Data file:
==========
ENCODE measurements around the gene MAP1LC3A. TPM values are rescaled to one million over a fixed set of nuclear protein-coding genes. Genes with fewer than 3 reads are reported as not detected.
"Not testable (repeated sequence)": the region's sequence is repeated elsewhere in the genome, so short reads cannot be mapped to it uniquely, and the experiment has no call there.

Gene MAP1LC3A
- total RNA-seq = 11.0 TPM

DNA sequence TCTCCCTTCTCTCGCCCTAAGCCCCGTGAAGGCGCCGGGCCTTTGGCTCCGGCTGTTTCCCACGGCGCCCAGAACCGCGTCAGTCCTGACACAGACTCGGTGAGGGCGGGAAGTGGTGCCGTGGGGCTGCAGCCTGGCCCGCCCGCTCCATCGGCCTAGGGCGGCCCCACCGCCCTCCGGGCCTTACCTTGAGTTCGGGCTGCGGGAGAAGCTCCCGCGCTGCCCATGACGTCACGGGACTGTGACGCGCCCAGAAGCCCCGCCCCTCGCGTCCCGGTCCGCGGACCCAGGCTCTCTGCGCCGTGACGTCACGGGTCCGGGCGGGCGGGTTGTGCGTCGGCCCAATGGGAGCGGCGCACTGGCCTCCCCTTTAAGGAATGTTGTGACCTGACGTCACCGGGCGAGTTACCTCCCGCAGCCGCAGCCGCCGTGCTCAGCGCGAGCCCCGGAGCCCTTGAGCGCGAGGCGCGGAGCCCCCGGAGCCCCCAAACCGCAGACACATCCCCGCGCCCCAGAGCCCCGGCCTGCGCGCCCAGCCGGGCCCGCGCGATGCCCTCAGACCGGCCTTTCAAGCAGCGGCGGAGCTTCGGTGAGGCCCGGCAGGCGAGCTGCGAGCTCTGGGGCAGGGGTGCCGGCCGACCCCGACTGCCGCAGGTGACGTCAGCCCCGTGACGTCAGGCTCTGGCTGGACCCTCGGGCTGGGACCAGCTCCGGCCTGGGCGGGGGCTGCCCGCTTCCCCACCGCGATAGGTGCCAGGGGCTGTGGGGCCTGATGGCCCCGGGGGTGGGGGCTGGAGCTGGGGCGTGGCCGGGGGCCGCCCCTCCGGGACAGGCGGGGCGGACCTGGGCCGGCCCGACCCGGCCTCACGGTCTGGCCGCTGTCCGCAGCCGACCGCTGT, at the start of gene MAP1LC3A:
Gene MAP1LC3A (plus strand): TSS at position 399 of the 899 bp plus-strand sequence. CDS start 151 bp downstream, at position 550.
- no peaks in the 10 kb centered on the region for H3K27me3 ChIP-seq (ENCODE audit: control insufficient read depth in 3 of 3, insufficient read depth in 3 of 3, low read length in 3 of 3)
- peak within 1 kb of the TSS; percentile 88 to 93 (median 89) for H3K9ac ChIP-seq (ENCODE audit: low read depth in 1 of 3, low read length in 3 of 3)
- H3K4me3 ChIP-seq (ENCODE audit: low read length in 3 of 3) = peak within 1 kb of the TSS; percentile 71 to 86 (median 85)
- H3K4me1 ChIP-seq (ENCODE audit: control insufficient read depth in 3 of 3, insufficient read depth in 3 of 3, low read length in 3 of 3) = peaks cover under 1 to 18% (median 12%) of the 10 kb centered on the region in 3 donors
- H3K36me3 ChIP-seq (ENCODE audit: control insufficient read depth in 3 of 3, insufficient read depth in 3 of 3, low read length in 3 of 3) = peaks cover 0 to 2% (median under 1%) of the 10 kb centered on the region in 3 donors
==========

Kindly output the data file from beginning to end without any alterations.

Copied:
ENCODE measurements around the gene MAP1LC3A. TPM values are rescaled to one million over a fixed set of nuclear protein-coding genes. Genes with fewer than 3 reads are reported as not detected.
"Not testable (repeated sequence)": the region's sequence is repeated elsewhere in the genome, so short reads cannot be mapped to it uniquely, and the experiment has no call there.

Gene MAP1LC3A
- total RNA-seq = 11.0 TPM

DNA sequence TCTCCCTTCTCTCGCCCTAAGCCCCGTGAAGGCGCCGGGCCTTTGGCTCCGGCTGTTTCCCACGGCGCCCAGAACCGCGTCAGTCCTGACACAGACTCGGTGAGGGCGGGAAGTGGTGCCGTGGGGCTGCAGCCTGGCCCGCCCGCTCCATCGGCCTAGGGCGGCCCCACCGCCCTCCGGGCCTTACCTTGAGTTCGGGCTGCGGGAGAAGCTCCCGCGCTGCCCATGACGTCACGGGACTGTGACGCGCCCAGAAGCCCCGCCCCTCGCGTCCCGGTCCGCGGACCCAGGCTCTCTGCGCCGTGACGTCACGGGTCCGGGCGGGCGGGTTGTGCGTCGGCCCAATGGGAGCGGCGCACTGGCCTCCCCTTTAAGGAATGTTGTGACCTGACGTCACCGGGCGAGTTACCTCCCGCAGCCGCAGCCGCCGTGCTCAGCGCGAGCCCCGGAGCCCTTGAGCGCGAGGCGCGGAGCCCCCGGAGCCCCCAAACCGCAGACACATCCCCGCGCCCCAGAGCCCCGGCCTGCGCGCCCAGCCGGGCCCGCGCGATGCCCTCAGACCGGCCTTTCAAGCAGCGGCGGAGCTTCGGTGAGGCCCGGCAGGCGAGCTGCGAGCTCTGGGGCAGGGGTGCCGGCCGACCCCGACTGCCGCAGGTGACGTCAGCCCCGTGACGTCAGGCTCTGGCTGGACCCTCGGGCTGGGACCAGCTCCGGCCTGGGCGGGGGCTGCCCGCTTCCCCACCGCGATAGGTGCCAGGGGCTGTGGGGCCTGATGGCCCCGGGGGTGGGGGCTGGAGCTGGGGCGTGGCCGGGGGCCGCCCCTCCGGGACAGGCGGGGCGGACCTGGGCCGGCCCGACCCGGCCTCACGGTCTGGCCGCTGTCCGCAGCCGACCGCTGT, at the start of gene MAP1LC3A:
Gene MAP1LC3A (plus strand): TSS at position 399 of the 899 bp plus-strand sequence. CDS start 151 bp downstream, at position 550.
- no peaks in the 10 kb centered on the region for H3K27me3 ChIP-seq (ENCODE audit: control insufficient read depth in 3 of 3, insufficient read depth in 3 of 3, low read length in 3 of 3)
- peak within 1 kb of the TSS; percentile 88 to 93 (median 89) for H3K9ac ChIP-seq (ENCODE audit: low read depth in 1 of 3, low read length in 3 of 3)
- H3K4me3 ChIP-seq (ENCODE audit: low read length in 3 of 3) = peak within 1 kb of the TSS; percentile 71 to 86 (median 85)
- H3K4me1 ChIP-seq (ENCODE audit: control insufficient read depth in 3 of 3, insufficient read depth in 3 of 3, low read length in 3 of 3) = peaks cover under 1 to 18% (median 12%) of the 10 kb centered on the region in 3 donors
- H3K36me3 ChIP-seq (ENCODE audit: control insufficient read depth in 3 of 3, insufficient read depth in 3 of 3, low read length in 3 of 3) = peaks cover 0 to 2% (median under 1%) of the 10 kb centered on the region in 3 donors